As noted earlier, industrial ecosystems, a subset of NISs, are analogous to natural ecosystems. Establishing an industrial ecosystem in a new sector such as renewable energy in regions of a developing economy where such technology was not widespread (for example, for BOP populations) involves innovation as it is new to the region or country even if it is not new to the world [30]. As noted in the previous section, transitioning to a new socio-technical regime from a previously dominant one necessitates both social and technological change. It also requires reorganizing structures or establishing new ones to enable new industrial ecosystems (such as an ecosystem for renewable energy) to mature. Also, institutions as well as governments, non-governmental organizations (NGOs), and research institutes are among the range of actors necessary for innovation success [24]. Additionally, a function of NISs is to create markets [32]. Research on sustainability transitions emphasizes that technological and other innovation is increasingly viewed as a way to catalyze socio-technical change [33]. The lack of products and services targeted at base of the pyramid populations presents an opportunity to establish new niche markets and to scale them eventually to address needs in other, similar, global markets. In summary, past research suggests that new technologies can catalyze change and usher in major restructuring.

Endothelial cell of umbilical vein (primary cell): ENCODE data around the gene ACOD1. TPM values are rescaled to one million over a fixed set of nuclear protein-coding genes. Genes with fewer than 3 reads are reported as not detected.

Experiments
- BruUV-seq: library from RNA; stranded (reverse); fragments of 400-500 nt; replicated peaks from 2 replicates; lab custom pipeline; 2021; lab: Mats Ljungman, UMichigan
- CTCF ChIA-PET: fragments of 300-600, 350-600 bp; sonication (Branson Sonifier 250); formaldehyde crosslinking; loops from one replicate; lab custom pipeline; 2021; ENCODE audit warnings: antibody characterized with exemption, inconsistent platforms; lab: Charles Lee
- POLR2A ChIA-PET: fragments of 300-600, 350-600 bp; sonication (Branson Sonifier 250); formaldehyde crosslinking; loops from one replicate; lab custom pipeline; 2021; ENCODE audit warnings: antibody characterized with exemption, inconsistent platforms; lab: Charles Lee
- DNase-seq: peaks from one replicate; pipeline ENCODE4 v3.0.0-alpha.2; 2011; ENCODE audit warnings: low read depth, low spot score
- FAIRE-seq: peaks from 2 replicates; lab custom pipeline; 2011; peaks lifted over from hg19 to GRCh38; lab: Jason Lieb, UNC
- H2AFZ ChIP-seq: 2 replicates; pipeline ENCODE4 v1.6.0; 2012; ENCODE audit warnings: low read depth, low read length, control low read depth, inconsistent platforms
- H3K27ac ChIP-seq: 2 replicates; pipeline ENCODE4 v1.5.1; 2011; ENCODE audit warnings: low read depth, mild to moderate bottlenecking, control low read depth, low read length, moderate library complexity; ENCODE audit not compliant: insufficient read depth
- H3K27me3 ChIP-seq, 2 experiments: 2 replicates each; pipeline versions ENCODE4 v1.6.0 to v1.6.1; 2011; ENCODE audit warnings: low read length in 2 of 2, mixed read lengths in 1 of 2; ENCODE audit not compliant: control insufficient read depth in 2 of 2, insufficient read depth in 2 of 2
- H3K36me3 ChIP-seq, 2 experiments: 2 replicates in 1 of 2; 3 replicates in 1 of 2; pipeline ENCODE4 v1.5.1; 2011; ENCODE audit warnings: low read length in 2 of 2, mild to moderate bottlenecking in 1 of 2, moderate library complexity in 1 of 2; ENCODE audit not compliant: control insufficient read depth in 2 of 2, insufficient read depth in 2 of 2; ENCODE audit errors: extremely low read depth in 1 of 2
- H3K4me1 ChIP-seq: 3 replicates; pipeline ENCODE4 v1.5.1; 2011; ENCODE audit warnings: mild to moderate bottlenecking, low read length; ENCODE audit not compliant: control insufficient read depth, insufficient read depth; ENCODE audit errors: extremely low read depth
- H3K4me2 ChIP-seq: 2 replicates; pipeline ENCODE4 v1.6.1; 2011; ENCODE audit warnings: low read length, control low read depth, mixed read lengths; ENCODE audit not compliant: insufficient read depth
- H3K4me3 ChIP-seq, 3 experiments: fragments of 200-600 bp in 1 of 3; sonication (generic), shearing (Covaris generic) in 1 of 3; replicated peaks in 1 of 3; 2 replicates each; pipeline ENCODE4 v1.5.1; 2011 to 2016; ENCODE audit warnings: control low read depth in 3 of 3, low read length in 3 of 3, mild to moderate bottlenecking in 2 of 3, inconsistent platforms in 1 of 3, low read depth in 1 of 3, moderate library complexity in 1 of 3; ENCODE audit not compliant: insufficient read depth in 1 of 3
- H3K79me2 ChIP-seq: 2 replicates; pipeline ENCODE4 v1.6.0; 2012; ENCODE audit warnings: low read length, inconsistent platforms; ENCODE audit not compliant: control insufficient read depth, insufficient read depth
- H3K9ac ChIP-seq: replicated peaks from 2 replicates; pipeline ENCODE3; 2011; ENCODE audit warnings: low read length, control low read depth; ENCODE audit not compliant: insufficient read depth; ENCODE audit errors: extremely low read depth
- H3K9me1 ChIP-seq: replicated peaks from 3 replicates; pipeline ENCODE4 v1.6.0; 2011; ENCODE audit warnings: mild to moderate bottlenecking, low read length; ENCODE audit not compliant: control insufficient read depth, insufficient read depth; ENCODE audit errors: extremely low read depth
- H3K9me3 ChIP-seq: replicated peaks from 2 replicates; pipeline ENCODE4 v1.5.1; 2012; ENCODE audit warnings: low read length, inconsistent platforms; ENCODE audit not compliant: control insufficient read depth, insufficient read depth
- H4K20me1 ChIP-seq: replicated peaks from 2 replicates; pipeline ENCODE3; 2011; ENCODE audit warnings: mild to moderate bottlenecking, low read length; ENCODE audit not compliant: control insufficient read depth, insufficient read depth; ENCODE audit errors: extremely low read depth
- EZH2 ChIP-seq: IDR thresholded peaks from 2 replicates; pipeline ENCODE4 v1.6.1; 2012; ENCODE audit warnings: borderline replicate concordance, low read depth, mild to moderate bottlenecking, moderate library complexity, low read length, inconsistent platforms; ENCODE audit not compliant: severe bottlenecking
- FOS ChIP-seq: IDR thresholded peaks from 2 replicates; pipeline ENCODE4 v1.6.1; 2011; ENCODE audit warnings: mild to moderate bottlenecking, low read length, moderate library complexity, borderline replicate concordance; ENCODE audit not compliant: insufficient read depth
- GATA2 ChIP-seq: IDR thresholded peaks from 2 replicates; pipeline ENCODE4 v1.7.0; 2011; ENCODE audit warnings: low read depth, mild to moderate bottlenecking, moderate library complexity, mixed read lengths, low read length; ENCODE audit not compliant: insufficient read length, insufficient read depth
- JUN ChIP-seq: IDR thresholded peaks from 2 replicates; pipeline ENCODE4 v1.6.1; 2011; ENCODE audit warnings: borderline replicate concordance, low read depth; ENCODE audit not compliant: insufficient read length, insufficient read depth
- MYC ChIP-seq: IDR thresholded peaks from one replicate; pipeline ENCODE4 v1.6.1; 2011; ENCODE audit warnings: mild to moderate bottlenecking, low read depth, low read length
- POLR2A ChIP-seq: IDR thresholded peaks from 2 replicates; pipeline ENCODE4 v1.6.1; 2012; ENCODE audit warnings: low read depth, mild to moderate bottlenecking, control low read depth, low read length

Research also notes the importance of promoting entrepreneurship to enable the adoption and diffusion of innovations [5]. Entrepreneurship diffusion at the base of the pyramid allows greater participation of the target population in rural and semi-urban areas where cash and the means to earn it are in short supply. Thus, facilitating the emergence of entrepreneurship, especially entrepreneurship focused at the bottom of the pyramid (BOP) is critical to enable the emergence of new niches.

At the macro level, government policies can address the challenge of promoting innovation for the bottom of the pyramid. These include an explicit policy focus on inclusion and sustainability through various missions and different agencies. New policies targeted at BOP populations can alter the trajectory of the innovation system over time. Additionally, public academic institutions can help to obtain first-hand knowledge of the needs of the target population and ensure that they are being addressed. For example, academia can focus on demonstration projects for new technologies.